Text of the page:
Bruce Betts will be returning to the virtual classroom at California State University, Dominguez Hills for an Intro To Astronomy course. The first lecture will be Wednesday, February 8, from 3:00 to 4:30pm Pacific Time.
Roscosmos, the Russian Space Agency, has released its official report concerning the failure of the Phobos-Grunt spacecraft, which fell back to Earth from orbit on January 15 after failing to ignite the engines that were to take it to the largest Martian moon.
I think the word for the month of February is: "routine." The 21 missions that I'm tracking (amounting to 24 spacecraft) are nearly all in routine science operations or cruise behavior, gathering data from across the solar system or journeying to new destinations.
Japan's Venus climate orbiter Akatsuki failed to enter orbit in December 2010 when a clogged valve caused catastrophic damage to its main engine. Since then, JAXA's engineers and navigators have determined that although the main engine is a total loss, there is the possibility of achieving Venus orbit on a future encounter, using only the attitude control rockets.
As Opportunity worked away on its winter science campaign, the Mars Exploration Rover mission quietly completed its eighth Earth year of exploring the surface of the Red Planet last week, and is now roving on into Year 9 of its 90-day mission.
The 365 Days of Astronomy Podcast begins this year's effort with an interview with Bruce Betts, who will be starting an online astronomy course. A transcription of the interview is included in this post, as well as a link to the podcast.
Before automated space observatories like SDO could send pictures and videos of solar phenomenon in real-time, humans had to do it manually, as in the case of the groundbreaking Skylab space station missions, which featured the Apollo Telescope Mount.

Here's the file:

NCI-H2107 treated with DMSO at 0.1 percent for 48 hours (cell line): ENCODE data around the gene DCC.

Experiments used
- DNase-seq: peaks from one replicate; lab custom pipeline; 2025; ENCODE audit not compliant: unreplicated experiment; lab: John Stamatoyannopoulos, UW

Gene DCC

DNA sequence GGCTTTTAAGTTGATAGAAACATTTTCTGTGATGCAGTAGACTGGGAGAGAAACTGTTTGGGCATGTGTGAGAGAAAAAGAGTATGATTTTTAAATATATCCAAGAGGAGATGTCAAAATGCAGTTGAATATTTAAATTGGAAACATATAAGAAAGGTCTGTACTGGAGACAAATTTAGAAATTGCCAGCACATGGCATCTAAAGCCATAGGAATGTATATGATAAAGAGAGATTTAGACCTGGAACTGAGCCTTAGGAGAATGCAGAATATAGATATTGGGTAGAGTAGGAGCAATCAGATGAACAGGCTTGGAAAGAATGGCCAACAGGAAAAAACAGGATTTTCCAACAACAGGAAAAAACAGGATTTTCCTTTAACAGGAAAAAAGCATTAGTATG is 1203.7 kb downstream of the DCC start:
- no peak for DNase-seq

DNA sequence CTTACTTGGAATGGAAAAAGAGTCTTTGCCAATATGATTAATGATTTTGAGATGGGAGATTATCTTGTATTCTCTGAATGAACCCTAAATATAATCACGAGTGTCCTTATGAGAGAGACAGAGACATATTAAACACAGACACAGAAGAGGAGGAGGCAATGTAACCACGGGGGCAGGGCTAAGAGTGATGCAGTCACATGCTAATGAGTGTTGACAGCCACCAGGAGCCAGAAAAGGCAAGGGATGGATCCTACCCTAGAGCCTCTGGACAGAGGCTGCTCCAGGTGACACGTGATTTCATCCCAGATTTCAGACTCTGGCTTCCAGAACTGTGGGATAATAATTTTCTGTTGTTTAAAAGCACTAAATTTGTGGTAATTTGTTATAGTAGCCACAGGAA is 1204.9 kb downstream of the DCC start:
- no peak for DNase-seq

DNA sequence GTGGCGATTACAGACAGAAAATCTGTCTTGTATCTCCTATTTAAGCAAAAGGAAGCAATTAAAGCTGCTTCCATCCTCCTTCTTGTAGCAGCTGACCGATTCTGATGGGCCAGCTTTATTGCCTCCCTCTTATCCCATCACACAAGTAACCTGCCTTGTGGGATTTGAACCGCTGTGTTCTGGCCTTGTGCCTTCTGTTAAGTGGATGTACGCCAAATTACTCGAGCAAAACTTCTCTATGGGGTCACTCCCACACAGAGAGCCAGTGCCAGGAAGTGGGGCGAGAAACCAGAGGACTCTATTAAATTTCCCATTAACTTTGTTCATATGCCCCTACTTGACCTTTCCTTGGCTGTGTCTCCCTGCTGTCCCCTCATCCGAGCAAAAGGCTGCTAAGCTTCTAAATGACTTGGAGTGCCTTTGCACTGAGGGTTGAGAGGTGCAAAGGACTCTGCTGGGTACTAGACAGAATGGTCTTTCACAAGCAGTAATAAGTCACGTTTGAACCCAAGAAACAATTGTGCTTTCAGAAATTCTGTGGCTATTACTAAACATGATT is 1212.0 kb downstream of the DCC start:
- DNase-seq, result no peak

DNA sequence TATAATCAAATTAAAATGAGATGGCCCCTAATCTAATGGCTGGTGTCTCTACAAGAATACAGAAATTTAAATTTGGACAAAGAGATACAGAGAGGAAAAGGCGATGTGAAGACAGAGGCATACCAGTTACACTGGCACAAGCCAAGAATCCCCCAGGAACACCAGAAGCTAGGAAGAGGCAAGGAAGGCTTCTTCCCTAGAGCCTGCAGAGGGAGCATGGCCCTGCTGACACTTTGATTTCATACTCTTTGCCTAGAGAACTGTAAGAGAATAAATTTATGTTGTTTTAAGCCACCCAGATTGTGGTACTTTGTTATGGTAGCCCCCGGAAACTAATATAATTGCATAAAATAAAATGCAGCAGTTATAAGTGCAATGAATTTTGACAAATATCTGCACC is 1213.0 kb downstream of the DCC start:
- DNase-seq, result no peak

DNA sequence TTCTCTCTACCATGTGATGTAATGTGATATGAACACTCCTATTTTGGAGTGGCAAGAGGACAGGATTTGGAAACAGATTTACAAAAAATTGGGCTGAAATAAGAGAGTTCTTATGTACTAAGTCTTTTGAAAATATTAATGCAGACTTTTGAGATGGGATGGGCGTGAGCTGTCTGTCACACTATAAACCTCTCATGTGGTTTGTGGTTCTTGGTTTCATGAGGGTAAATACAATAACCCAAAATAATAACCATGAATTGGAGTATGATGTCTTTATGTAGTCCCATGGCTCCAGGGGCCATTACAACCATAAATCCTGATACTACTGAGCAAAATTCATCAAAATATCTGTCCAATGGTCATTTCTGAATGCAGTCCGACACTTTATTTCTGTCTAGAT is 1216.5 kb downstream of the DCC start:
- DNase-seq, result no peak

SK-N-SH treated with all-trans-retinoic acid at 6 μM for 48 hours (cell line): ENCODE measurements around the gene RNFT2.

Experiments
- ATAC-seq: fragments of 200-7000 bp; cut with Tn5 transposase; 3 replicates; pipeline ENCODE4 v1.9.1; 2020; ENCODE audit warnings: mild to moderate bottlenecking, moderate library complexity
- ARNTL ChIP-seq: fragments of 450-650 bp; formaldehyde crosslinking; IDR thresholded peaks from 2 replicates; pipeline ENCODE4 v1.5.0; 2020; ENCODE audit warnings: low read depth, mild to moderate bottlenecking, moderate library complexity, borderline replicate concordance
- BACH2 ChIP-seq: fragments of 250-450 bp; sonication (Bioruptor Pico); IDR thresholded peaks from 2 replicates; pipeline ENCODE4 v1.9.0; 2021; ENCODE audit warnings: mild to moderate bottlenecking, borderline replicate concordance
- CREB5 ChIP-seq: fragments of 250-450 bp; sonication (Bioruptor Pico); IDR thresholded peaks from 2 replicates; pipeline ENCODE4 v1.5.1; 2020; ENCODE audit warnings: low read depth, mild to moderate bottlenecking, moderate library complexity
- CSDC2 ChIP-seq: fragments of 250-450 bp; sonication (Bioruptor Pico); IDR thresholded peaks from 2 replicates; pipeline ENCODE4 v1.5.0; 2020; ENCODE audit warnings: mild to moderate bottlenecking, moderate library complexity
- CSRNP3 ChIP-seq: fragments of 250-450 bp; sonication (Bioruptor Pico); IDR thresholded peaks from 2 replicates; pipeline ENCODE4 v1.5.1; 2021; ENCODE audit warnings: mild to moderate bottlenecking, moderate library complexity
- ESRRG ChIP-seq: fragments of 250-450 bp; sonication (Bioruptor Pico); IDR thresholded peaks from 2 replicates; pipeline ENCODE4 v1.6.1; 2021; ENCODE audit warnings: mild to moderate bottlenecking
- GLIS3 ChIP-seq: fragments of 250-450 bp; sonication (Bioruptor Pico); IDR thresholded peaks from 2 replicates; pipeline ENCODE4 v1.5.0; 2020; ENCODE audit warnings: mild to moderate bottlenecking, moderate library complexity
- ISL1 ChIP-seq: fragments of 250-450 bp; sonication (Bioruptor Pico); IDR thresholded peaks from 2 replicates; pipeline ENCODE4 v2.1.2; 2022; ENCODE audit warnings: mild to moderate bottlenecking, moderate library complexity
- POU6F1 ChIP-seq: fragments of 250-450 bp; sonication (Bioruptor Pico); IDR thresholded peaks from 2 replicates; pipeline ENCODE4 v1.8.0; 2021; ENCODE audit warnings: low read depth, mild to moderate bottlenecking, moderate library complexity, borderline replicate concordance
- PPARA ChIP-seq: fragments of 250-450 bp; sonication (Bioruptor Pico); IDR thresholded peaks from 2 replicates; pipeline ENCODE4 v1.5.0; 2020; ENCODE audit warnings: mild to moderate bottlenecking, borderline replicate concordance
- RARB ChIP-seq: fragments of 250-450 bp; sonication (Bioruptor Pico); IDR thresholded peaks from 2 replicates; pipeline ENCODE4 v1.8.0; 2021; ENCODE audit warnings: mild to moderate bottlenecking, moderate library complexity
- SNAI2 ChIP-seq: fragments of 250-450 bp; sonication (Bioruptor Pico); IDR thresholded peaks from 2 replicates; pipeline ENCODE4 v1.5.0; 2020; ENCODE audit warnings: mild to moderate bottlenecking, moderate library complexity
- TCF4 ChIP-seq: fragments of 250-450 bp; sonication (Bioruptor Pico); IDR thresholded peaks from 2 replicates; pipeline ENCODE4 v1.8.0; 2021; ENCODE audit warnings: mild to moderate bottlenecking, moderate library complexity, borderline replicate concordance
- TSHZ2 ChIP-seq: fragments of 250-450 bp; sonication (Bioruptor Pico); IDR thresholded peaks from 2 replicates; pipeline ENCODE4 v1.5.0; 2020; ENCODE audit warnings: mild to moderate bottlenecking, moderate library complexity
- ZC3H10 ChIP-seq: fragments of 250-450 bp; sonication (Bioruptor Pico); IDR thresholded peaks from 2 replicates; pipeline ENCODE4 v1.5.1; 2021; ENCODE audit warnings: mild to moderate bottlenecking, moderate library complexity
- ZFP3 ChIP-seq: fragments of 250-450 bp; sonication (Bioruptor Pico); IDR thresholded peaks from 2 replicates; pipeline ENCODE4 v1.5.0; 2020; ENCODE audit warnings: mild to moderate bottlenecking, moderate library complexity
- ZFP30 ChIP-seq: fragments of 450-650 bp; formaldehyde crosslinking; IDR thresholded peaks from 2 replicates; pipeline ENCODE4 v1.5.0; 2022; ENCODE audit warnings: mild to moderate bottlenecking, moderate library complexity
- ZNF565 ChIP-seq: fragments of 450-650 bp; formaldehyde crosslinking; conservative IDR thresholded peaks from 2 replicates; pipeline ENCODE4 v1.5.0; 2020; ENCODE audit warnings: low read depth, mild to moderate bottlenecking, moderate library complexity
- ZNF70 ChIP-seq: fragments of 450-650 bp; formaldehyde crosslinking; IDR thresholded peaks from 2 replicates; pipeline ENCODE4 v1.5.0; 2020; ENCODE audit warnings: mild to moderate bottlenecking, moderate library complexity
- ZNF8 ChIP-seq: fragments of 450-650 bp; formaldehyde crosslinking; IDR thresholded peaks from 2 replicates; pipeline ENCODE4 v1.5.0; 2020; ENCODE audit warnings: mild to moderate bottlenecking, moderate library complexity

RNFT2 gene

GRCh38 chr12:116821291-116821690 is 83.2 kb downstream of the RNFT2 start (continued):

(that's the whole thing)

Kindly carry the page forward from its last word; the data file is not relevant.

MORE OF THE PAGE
Those of you who follow me on Twitter know that after beginning with Dawn last week, I've kept my fingers busy, stitching more spacecraft from plastic canvas. I now have prototypes for GRAIL, New Horizons, and MESSENGER.
On February 24, 2007, the Rosetta spacecraft passed by Mars, the second of four planetary gravity-assist flybys on its long route to a 2014 rendezvous with comet Churyumov-Gerasimenko. At the time, they released two photos from the main science camera, OSIRIS.
Today Opportunity sent back to Earth the last few frames of the "deck pan" self-portrait she took during the waning days of 2011. Her solar panels are very dusty, which isn't helpful. It's near winter solstice in her southern location on Mars, so the angled Sun is not providing as much power as it would in a different season.
At the end of last week, a rather sensational article appeared in both the Russian- and English-language sites of the Russian news agency, RIA Novosti. "Life Spotted on Venus - Russian Scientist," ran the English headline; a Google translation of the Russian one goes: "The Soviet probes may have photographed creatures on Venus."
From 1981 to 1997, the Galileo mission published an approximately quarterly newsletter called the Galileo Messenger. It eventually ran to 45 issues, until the end of the Prime Mission. The first 20 were published before Galileo ever got off the ground. That period is the subject of this post.